It's a Trianjugular grip. Banks, landowners and Governbankments have us by the throat. They all love higher house prices. Banks because they lend so make more money the more people borrow, cue longer mortgage terms to "help" people (pay even more interest). Landowners because high house prices revalue their land much higher (The UK is rare in that our upper chamber, the House of Lords, is unelected) Governbankments love rising house prices because it means people have to work more hours to buy one and the more hours they work the more tax they pay to a Governbankment that doesn't have any money of it's own, except what it takes from us in tax.

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Banks have pulled the greatest con trick of all time persuading people to borrow increasing amounts of money to buy houses.

They have captured our quality of life. The credit expansion required to push house prices higher mean that people sell at nominally higher prices but their real return is way less because the pounds don't buy as much. Meanwhile the banks get their mortgage payments and bonuses early on when the pounds are still worth more.

Boomers selling now would have been better off if house prices had only risen in line with wages, because the pounds they get when downsizing would have still bought more fuel, energy, food etc. All they do celebrating higher nominal house prices, is sentence their children and grandchildren to a life of debt slavery.

Joint income mortgages have turned women who didn't want to work into hamsters on wheels. Each spin of the wheel means higher bonuses for bankers. If houses didn't cost as much, there wouldn't be so much debt to service and any second incomes (from women who chose to work) could have been disposable income spent on luxuries, holidays, etc.

It's a Trianjugular grip. Banks, landowners and Governbankments have us by the throat. They all love higher house prices. Banks because they lend so make more money the more people borrow, cue longer mortgage terms to "help" people (pay even more interest). Landowners because high house prices revalue their land much higher (The UK is rare in that our upper chamber, the House of Lords, is unelected) Governbankments love rising house prices because it means people have to work more hours to buy one and the more hours they work the more tax they pay to a Governbankment that doesn't have any money of it's own, except what it takes from us in tax.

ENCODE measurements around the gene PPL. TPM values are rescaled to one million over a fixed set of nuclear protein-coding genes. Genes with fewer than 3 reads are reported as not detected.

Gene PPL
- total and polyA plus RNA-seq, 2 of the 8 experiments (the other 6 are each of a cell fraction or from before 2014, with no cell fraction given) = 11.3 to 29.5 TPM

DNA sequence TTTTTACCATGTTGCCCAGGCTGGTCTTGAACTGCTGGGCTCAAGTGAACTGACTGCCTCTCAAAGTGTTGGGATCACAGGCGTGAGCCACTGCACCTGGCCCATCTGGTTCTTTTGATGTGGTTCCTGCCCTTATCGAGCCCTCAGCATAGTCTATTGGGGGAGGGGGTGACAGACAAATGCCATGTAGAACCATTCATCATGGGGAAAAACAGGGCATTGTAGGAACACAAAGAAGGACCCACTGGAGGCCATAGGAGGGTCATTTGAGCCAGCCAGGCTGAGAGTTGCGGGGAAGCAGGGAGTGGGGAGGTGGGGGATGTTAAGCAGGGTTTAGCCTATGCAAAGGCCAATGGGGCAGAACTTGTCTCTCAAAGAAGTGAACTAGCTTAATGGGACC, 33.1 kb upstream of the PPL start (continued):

Don't forget the media who make money from the Property adverts & existing home-owners who can gain via MEW.

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Banks have pulled the greatest con trick of all time persuading people to borrow increasing amounts of money to buy houses.

They have captured our quality of life. The credit expansion required to push house prices higher mean that people sell at nominally higher prices but their real return is way less because the pounds don't buy as much. Meanwhile the banks get their mortgage payments and bonuses early on when the pounds are still worth more.

Boomers selling now would have been better off if house prices had only risen in line with wages, because the pounds they get when downsizing would have still bought more fuel, energy, food etc. All they do celebrating higher nominal house prices, is sentence their children and grandchildren to a life of debt slavery.

Joint income mortgages have turned women who didn't want to work into hamsters on wheels. Each spin of the wheel means higher bonuses for bankers. If houses didn't cost as much, there wouldn't be so much debt to service and any second incomes (from women who chose to work) could have been disposable income spent on luxuries, holidays, etc.